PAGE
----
The heatwave over most of western Europe is thought to have caused a train crash at Neufvilles in southern Belgium which killed at least 20 people and injured nearly 100 others on Sunday (27 June).
The heatwave over most of western Europe is thought to have caused a train crash at Neufvilles in southern Belgium which killed at least 20 people and injured nearly 100 others on Sunday (27 June). Reuters News Agency reported that one of the rails may have buckled in the heat, derailing the Brussels-Paris express.
SYNOPSIS: The 12 car train was derailed near Neufvilles station -- five coaches were thrown off the track. A Belgian railway spokesman said a Trans European express coming the other way would have collided with the wreckage but the driver was warned just in time. Fleets of ambulances ferried the dead and injured to local hospitals. This section of railway between Brussels and Mons has seen some of Belgium's worst train disasters including the accident two years ago when a train jumped the rails just north of Mons killing 17 people.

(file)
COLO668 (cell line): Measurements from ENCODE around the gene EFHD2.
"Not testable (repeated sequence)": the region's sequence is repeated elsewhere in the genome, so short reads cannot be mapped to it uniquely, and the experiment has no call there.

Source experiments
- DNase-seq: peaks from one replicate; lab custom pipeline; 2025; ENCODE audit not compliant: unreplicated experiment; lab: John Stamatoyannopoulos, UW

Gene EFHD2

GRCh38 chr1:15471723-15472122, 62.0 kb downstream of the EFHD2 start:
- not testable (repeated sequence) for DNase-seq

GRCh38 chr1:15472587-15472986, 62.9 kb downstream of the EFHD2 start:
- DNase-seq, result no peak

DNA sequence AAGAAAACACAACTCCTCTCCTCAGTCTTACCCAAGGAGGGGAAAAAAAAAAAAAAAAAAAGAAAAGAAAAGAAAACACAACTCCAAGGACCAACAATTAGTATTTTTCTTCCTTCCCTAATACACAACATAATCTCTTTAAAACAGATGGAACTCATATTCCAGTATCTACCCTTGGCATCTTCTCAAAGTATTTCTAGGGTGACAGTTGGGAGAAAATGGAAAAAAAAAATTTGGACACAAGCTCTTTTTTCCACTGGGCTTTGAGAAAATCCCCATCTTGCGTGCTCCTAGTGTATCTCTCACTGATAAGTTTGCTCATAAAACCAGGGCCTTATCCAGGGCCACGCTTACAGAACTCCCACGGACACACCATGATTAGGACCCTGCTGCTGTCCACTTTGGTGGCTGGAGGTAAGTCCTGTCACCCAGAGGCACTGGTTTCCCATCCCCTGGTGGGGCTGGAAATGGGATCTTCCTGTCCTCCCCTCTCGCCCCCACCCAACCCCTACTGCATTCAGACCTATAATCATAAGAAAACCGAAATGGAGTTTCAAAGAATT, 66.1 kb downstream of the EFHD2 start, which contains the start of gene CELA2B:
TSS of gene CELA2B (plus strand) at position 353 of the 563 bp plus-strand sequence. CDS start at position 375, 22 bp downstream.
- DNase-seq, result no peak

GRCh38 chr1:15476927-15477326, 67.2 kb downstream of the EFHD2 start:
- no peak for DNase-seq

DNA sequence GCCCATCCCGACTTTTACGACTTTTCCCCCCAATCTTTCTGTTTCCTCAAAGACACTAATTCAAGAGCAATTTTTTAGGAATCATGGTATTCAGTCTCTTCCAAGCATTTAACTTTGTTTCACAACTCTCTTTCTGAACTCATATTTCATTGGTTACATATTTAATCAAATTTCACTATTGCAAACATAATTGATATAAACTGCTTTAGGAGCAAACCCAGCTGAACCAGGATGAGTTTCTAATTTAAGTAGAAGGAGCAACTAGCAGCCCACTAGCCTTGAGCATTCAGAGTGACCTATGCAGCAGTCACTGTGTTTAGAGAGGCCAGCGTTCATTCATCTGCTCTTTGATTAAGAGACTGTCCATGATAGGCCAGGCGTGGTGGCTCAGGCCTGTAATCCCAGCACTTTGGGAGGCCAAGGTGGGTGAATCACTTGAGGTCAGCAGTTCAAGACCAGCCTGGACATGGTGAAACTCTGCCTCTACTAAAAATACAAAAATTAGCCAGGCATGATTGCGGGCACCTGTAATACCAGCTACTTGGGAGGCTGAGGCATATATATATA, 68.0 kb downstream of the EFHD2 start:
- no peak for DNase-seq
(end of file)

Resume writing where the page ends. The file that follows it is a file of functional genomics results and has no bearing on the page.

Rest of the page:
The temperature in Belgium was around 32 degrees centigrade throughout the weekend and it is thought the heat may have snapped a rail by causing the steel to expand and bend. Last year another Amsterdam to Paris express jumped the track near the same spot and dropped down a 15 foot embankment. 76 people were inured but no one was killed. Belgium's Minister of Transport M. Jos Chabert arrived during the afternoon, but he told journalists he could not comment until he had toured the scene of the accident himself.
The luckier passengers were soon discharged form the local hospitals. Some suffered from minor cuts or shock. Most of those in the coaches which stayed on the track were able to continue their journey -- but even for them there were difficulties, other express trains had to be diverted via Mons. The crash disrupted all rail traffic between Brussels and the south and by Sunday night the exact death toll was still unknown.